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Title:Evaluating shrinkage of fly ash - slag geopolymers
Author(s):Mosale Vijayakumar, Ranjani
Advisor(s):Mondal, Paramita
Department / Program:Civil & Environmental Eng
Discipline:Civil Engineering
Degree Granting Institution:University of Illinois at Urbana-Champaign
Autogenous Shrinkage
Drying Shrinkage
Chemical Shrinkage
Fly Ash
Abstract:The objective of current work is to investigate the volume changes that accompany the geo-polymerization reaction in order to evaluate geopolymer as a sustainable alternative binder. This study will help in evaluating the mechanical behavior of geopolymers when used in field. Since shrinkage causes volume change, any volume change after the binder has stiffened will cause stresses to develop and this will cause cracks and reduction in the load carrying capacity of the mix. The study was performed on a user-friendly geopolymer made with Class F fly ash, slag, potassium silicate, and potassium hydroxide. Slag used was constant at 5% of the total mass of the mix. The SiO2 to Al2O3 ratio was kept constant at 3.6, the K2O to SiO2 ratio varied between 0.9 - 2.4 for molarity variations between 4 to 10, and the water to solids ratio was kept constant at 0.35. Various types of shrinkage are investigated by performing shrinkage tests using corrugated tubes, studying the volume change in prisms which were sealed using aluminum tapes and placing in Ziploc bags and an attempt at quantifying the chemical shrinkage was made. Proctor penetration tests were performed on each of the mix to identify the start time of the corrugated tube test. Cubes of size 1 in. by 1 in. were cast in order to look at the compressive strength variation with mixes. Isothermal calorimetry was performed on each of the sample to study the heat evolution that accompanies the reaction process and it was seen that at lower molarities, the initial rate of heat evolution was higher as compared to the higher molarities. It was seen that the higher molarity specimens (M8, M10) showed lower autogenous shrinkage as compared to the lower molarity specimens (M4, M6). The chemical shrinkage results were not very conclusive and need to be repeated in order to have confidence on the results. The compressive strength was higher for lower molarities initially and then the rate of strength gain decreases at higher ages. At 28 days, the higher molarities show higher strength as compared to the lower molarities.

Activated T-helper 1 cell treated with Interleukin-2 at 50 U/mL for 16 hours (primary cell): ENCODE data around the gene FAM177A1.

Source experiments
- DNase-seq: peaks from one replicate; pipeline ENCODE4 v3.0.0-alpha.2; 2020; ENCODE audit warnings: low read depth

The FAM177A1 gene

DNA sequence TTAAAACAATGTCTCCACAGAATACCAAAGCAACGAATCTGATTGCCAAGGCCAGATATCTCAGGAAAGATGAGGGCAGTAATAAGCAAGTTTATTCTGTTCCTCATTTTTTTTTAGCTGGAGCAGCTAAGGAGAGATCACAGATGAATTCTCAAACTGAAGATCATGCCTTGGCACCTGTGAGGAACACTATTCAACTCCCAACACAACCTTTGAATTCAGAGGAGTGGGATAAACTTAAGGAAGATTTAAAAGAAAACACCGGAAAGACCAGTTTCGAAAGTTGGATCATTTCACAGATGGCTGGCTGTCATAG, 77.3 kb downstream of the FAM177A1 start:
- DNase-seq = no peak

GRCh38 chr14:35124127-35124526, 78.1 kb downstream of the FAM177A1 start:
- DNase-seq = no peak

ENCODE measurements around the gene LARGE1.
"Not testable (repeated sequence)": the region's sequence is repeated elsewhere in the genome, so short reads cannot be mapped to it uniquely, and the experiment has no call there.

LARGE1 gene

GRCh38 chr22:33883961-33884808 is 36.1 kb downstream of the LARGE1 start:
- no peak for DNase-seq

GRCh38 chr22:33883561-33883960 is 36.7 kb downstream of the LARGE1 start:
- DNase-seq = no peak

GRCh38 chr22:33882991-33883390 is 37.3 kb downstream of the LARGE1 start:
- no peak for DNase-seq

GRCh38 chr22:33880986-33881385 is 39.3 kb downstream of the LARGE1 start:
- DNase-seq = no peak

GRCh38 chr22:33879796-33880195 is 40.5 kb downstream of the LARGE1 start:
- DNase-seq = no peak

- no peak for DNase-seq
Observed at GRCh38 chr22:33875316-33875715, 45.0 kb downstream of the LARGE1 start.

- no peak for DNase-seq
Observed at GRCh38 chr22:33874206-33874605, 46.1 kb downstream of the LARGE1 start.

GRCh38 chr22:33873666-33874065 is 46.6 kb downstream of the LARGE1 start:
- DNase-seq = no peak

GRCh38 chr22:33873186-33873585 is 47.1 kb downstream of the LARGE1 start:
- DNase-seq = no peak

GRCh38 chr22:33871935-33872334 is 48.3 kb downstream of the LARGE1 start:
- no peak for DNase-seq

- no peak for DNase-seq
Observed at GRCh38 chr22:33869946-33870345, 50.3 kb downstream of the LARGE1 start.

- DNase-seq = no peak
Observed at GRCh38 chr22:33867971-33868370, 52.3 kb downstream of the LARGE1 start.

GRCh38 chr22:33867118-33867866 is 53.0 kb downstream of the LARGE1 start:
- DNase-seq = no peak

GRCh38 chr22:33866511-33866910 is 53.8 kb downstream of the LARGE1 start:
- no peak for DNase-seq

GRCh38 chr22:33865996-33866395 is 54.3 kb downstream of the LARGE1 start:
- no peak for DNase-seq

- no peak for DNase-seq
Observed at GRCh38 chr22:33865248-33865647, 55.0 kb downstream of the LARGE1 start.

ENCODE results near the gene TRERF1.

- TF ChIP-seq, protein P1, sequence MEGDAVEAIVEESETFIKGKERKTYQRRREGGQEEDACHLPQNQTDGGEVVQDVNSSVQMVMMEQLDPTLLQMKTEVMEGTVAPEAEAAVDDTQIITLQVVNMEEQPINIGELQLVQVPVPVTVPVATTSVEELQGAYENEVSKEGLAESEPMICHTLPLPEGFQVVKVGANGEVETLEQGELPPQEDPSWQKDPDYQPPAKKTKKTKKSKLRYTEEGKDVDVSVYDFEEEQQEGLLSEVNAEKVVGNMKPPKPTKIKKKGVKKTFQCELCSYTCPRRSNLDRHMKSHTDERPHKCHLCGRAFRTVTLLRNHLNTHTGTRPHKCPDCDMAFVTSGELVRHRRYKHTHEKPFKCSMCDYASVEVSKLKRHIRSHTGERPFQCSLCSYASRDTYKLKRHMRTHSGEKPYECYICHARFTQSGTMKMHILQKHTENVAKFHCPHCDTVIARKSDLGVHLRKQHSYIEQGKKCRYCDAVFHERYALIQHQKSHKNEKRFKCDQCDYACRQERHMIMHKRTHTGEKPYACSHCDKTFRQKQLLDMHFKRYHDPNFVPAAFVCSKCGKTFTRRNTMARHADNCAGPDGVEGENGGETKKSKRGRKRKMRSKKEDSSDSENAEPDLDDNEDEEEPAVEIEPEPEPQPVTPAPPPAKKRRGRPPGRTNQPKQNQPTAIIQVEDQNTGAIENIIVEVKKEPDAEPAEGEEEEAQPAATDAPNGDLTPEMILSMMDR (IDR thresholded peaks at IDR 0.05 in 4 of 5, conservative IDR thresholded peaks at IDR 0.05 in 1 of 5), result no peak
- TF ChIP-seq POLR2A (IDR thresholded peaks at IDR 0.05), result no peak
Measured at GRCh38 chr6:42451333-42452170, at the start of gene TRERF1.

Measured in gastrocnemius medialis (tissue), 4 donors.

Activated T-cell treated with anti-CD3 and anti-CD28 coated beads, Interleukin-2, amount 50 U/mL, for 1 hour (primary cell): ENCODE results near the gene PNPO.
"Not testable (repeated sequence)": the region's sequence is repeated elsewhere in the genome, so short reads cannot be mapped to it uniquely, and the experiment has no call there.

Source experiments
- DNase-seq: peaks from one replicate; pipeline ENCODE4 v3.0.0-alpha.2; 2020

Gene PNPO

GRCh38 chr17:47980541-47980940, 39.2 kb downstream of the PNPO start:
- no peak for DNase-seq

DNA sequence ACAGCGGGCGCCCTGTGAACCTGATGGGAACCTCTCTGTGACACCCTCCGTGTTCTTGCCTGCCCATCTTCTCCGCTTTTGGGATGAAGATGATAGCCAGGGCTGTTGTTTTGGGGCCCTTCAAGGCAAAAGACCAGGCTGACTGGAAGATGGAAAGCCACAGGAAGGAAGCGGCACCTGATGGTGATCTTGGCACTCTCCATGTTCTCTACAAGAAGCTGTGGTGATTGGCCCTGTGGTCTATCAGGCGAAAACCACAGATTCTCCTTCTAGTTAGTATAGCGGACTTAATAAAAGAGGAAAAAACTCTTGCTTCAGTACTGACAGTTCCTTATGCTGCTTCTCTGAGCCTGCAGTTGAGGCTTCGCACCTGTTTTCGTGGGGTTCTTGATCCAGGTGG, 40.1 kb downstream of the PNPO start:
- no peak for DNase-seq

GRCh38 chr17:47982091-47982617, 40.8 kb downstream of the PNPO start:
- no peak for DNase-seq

Issue Date:2014-01-16
Rights Information:Copyright 2013 Ranjani Mosale Vijayakumar
Date Available in IDEALS:2014-01-16
Date Deposited:2013-12

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